The day before most of publishing shut down for the holiday break, HarperCollins filed a copyright infringement lawsuit December 23 against Open Road Integrated Media over Open Road’s publication of the e-book edition of Jean Craighead George’s bestselling and award-winning children’s book Julie of the Wolves. The suit charges that HC’s contract with George, signed in 1971, gives it the right to be the exclusive publisher of Wolves, “in book form,” including via “computer, computer-stored, mechanical or other electronic means now known or hereafter invented.”
The suit states that Open Road has copied into electronic format the text of Wolves to sell as an e-book in violation of HC's contract. The complaint further states that “Open Road seeks to publish Julie of the Wolves in electronic format — as opposed to paper format — fails to legitimize its conduct. The rights that HarperCollins acquired from George plainly encompass such electronic means of distribution, which is but a technology-enabled variant for how consumers can read the Work. Open Road's unlawful exploitation of those rights is directly competitive with sales of the Work in paper format and HarperCollins' own plans to publish Julie of the Wolves as an e-book.”
The complaint noted that Open is looking to take advantage of the promotional work HC has done for Wolves. which has sold 3.8 million copies since its publication. According to the complaint, HC spent $70 million in fiscal 2011 to promote its all of its works and produced 166 bestsellers. The e-book version of Wolves will not only cash in on all the publicity that HC had generated for Wolves but will compete directly with the sale of the the print editions, HC said.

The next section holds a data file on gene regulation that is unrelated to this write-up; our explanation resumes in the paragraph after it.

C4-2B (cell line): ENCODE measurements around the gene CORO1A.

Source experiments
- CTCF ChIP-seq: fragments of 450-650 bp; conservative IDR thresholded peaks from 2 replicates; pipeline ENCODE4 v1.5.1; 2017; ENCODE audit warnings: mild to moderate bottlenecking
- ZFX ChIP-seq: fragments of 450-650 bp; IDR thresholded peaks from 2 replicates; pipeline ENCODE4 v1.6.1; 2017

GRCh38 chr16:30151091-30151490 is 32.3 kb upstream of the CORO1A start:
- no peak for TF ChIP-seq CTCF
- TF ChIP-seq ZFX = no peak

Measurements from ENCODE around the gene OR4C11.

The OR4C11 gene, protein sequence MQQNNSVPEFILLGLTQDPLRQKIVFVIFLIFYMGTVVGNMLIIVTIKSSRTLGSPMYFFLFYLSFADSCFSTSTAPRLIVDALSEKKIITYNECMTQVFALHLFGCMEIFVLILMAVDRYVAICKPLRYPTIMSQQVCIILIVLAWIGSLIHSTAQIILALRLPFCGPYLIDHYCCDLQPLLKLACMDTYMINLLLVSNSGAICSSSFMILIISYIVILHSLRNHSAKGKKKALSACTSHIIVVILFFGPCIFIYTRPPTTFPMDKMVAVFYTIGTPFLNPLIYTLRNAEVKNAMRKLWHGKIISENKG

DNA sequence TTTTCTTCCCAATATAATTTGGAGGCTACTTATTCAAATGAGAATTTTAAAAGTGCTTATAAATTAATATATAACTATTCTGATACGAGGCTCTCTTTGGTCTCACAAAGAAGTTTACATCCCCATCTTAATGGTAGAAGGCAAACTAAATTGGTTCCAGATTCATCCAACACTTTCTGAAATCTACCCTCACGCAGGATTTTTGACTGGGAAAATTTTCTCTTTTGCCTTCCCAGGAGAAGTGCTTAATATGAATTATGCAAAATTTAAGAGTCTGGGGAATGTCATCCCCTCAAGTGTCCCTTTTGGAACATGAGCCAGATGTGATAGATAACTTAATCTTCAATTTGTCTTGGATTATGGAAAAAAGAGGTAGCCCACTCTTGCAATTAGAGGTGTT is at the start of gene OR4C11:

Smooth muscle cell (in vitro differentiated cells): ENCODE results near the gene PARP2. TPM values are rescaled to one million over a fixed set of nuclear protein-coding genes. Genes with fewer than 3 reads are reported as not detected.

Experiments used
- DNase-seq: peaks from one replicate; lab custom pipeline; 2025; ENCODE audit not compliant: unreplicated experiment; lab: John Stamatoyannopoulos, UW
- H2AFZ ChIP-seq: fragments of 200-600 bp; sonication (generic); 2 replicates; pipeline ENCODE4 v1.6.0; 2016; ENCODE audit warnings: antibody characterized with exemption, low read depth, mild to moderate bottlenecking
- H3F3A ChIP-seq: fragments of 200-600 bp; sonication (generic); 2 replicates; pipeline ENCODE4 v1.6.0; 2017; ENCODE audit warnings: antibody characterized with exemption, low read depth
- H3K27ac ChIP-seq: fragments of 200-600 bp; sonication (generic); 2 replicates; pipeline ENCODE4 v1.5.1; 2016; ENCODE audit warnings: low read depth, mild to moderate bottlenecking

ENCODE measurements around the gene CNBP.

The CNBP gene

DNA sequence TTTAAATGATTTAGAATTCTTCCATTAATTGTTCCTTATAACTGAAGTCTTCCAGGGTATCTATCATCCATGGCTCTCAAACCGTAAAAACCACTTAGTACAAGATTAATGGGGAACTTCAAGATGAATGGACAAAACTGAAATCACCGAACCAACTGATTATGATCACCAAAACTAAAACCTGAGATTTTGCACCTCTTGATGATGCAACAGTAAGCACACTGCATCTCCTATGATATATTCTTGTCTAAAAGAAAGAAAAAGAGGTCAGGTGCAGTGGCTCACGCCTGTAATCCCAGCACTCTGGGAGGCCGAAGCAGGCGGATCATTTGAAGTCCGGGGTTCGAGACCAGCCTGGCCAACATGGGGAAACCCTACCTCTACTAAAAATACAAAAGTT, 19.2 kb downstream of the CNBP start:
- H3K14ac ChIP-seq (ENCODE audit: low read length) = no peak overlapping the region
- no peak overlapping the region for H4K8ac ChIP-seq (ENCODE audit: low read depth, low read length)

The complaint also looks to explain what it calls the “stated limitation of paragraph 20” of its contract — that HarperCollins must seek George's consent to license rights in the Work enumerated in that paragraph — by explaining that the clause “does not grant George or any third party the right to publish the Work as an e-book, a right that instead belongs exclusively to HarperCollins.”
HC is seeking an injunction preventing Open Road from releasing additional copies of Wolves as well as the destruction of copies.
An Open Road spokesperson issued the followed statement in response to the complaint: "While we have not seen the complaint and therefore cannot comment, Open Road has been granted the ebook rights by the author and is confident that the HarperCollins claim is without merit."
In a prepared statement, HC spokesperson Eric Crum said: “HarperCollins Publishers believes in protecting its exclusive rights. Our contract with Jean Craighead George, the author of Julie of the Wolves, grants us the exclusive digital rights to the book, and Open Road’s e-book edition violates our rights. We intend to take all appropriate steps to protect our exclusive rights under copyright against infringement, in this case and in any instances that might occur in the future.”